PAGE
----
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Medicine and Culture: Transcultural Needs in Modern Western Societies

Abstract

A distinction can be made between two types of cultural diversity in the practice of medicine: cultural diversity among the individuals involved in healthcare settings (i.e. doctors, nurses, patients, etc.), and diversity in the health paradigms now prevalent in contemporary modern societies (e.g. orthodox Western medicine, Chinese acupuncture, Indian ayurveda and Yorùbá medicine). In contrast to the received view, in which diversity is regarded as 'challenging' or 'problematic' for the provision and delivery of optimal healthcare, this paper argues that because health, wellbeing and wellness are themselves cultural goods in all paradigms of medicine, it is always possible to perform transcultural assessments of the methods, theories and practices adopted in specific paradigms of medicine.
112 AvMA Medical & Legal Journal
The AvMA Medical & Legal Journal 2007 Volume 13 Number 3
Medicine and culture: transcultural needs in modern
Western societies
Kólá Abímbólá
Abstract
A distinction can be made between two types of cultural diversity in the practice of medicine: cultural
diversity among the individuals involved in healthcare settings (i.e. doctors, nurses, patients, etc.), and
diversity in the health paradigms now prevalent in contemporary modern societies (e.g. orthodox
Western medicine, Chinese acupuncture, Indian ayurveda and Yorùbá medicine). In contrast to the
received view, in which diversity is regarded as 'challenging' or 'problematic' for the provision and
delivery of optimal healthcare, this paper argues that because health, wellbeing and wellness are
themselves cultural goods in all paradigms of medicine, it is always possible to perform transcultural
assessments of the methods, theories and practices adopted in specific paradigms of medicine.
Introduction
It is customary in contemporary Western cultures to dis-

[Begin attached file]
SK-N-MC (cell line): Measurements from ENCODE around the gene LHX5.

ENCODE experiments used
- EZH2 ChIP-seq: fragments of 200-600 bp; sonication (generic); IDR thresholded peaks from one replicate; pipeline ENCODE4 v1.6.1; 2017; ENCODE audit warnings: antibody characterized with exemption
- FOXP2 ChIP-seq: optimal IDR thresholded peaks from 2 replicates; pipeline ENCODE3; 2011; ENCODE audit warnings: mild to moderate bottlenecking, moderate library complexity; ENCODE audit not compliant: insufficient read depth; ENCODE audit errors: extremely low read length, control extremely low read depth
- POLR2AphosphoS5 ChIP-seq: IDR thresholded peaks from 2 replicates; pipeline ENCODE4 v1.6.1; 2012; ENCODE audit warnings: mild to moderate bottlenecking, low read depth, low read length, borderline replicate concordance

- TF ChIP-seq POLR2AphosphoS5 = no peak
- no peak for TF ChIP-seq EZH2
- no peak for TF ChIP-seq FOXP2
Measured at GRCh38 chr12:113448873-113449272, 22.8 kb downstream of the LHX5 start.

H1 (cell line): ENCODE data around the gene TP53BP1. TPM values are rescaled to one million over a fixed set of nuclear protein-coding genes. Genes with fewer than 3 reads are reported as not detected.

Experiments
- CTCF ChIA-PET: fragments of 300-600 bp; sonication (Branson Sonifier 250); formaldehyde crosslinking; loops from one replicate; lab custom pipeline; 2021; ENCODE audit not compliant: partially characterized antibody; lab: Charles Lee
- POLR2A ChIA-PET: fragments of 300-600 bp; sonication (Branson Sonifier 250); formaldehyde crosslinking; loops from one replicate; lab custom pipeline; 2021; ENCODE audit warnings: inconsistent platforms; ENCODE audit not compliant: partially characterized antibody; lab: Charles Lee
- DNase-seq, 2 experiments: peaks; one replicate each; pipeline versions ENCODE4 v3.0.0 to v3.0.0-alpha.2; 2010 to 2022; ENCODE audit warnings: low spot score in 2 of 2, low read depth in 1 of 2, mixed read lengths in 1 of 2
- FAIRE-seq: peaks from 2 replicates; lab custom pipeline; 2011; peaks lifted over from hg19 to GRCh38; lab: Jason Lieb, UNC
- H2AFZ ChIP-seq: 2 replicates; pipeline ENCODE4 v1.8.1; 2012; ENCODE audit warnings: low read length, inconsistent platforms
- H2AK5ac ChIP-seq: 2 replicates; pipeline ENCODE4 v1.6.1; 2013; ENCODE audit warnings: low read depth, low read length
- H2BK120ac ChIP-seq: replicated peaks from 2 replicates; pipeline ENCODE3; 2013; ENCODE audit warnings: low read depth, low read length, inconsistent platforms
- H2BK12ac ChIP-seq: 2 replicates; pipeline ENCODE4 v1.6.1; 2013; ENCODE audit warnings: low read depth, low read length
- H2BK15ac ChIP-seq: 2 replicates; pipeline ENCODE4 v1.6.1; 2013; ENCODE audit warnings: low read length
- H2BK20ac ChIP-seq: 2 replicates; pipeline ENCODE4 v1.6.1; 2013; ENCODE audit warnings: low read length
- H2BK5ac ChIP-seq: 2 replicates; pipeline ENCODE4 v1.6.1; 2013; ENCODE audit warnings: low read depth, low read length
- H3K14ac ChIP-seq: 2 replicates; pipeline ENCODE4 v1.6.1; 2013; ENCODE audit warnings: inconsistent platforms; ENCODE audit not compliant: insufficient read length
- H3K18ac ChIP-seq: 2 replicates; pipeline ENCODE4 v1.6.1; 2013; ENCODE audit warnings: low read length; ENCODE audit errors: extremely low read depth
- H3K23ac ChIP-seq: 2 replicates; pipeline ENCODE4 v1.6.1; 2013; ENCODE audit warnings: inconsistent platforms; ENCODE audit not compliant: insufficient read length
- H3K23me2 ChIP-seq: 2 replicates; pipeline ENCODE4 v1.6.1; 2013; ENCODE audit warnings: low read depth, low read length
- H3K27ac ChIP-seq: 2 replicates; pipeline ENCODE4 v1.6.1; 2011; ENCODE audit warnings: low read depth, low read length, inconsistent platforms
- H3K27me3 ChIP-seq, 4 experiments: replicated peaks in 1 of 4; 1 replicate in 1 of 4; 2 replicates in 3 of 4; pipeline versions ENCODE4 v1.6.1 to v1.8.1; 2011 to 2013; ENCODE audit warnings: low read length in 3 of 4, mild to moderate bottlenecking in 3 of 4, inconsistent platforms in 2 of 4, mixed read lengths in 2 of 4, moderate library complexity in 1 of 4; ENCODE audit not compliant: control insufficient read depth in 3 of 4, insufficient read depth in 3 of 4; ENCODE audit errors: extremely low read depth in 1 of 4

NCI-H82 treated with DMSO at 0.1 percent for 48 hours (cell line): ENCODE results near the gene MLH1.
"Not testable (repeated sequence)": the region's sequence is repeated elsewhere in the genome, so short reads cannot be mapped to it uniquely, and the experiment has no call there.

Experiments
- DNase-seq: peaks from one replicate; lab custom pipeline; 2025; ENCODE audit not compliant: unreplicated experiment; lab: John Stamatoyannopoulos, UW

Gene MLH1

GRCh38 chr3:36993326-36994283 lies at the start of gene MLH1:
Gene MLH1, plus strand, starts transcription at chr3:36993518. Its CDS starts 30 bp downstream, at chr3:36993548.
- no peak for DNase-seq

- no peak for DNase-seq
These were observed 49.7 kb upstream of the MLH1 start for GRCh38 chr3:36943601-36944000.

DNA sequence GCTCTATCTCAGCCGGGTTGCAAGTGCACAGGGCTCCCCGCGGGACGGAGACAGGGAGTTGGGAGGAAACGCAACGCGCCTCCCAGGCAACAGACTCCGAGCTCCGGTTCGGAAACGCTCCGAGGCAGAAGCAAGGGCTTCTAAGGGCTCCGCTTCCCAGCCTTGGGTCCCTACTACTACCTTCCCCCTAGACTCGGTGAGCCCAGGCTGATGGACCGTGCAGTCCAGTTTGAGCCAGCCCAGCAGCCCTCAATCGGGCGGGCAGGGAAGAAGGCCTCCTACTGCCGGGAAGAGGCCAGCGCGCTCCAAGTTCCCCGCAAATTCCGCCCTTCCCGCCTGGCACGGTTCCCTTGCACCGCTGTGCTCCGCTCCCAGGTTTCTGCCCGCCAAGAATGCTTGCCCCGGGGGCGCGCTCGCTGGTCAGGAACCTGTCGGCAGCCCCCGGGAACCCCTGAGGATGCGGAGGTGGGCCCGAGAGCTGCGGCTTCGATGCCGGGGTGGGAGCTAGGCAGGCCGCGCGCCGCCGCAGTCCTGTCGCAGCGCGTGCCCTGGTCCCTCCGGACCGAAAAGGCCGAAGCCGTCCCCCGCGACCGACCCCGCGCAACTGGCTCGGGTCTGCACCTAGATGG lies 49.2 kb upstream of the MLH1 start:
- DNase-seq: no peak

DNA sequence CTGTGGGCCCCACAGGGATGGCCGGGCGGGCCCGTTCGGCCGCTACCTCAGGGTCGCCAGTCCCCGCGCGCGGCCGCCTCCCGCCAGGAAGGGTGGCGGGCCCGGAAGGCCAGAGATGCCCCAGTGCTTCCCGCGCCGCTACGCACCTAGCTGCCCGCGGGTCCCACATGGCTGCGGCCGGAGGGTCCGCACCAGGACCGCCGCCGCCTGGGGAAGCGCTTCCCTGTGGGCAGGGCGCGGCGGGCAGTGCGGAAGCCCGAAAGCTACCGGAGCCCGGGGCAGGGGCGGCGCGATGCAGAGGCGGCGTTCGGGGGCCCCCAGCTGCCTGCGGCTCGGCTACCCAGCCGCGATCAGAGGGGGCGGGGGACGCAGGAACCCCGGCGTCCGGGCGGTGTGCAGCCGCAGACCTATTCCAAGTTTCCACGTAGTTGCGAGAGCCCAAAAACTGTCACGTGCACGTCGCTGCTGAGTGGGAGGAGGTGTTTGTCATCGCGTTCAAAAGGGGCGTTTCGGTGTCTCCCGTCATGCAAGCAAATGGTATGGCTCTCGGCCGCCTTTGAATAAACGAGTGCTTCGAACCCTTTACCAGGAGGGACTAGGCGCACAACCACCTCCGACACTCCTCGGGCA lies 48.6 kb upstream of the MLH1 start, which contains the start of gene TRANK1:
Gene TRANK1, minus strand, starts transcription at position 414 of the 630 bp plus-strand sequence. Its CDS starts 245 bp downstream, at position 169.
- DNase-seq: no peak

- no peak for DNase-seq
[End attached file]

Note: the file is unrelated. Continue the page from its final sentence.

tinguish between traditional and alternative medicine.
Traditional medicine refers to orthodox medicine –
medicine as practised by doctors who have undergone
training in medical schools that are approved by medical
associations. Alternative medicine is a generic term used
to describe any other approach that employs principles
and methods that are different from those of orthodox
medicine. Chinese acupuncture, Indian ayurveda, Yorùbá
medicine and the healing aspects of Sufism are all
regarded as alternative medicines by many Western soci-
eties. Oftentimes, these medical alternatives (with their
different values, methods, beliefs and conceptions –
paradigms for short) clash with the Western (orthodox)
paradigm of medicine.This paper is an exploration of the
rationality of decision-making vis-à-vis the ethical prob-
lems that arise when a physician and a patient adhere to
different paradigms of medicine in ‘multicultural’ Western
societies.
The main problem is that multiculturalism tends to
lead to relativism. Multiculturalism may be defined as ‘a
societal-intellectual movement that promotes the value of
diversity as a core principle and insists that all cultural
groups be treated with respect and as equals’.1If physi-
cians are required to respect and tolerate the values, beliefs
and conceptions of their patients, then we may end up
with irrational and illogical decisions, and indeed, in some
situations, medical practitioners may be forced to acqui-
esce to various types of injustices. Should we simply
accept these illogical and relativistic conclusions as conse-
quences of living in multicultural societies? This paper
maintains that we need to make a crucial distinction
between multiculturalism and transculturalism.
Multiculturalism would maintain that no medicocultural
practice or value can be evaluated independently of its
associated paradigm, whereas transculturalism maintains
that the values, methods and beliefs of each paradigm can
themselves be subject to evaluation, while at the same
time treating them with respect and regarding them as
equals. My argument is that because medicine is a cultural
good in all paradigms of medicine, it is always, in fact,
possible to engage in transcultural evaluations when it
comes to issues of health, wholeness and wellness. Simply
put, because medicine is itself a cultural good, the
paradigms of medicine may sometimes conflict but, ulti-
mately, these paradigms are not incommensurable.
Medicine as a cultural good
The word ‘culture’ has at least two everyday usages: on
the one hand, it means ‘high culture’, that is, the ‘best’
exemplars of a society’s achievements and products in the
arts, literature, music, science and technology. The second
sense of the word ‘culture’ is that in which it refers to the
artificial cultivation and growth of microscopic organ-
isms, species and plants. This second sense of the word
derives its meaning from the verb ‘to cultivate’, ‘to hus-
band’ (in the sense of agricultural techniques). These two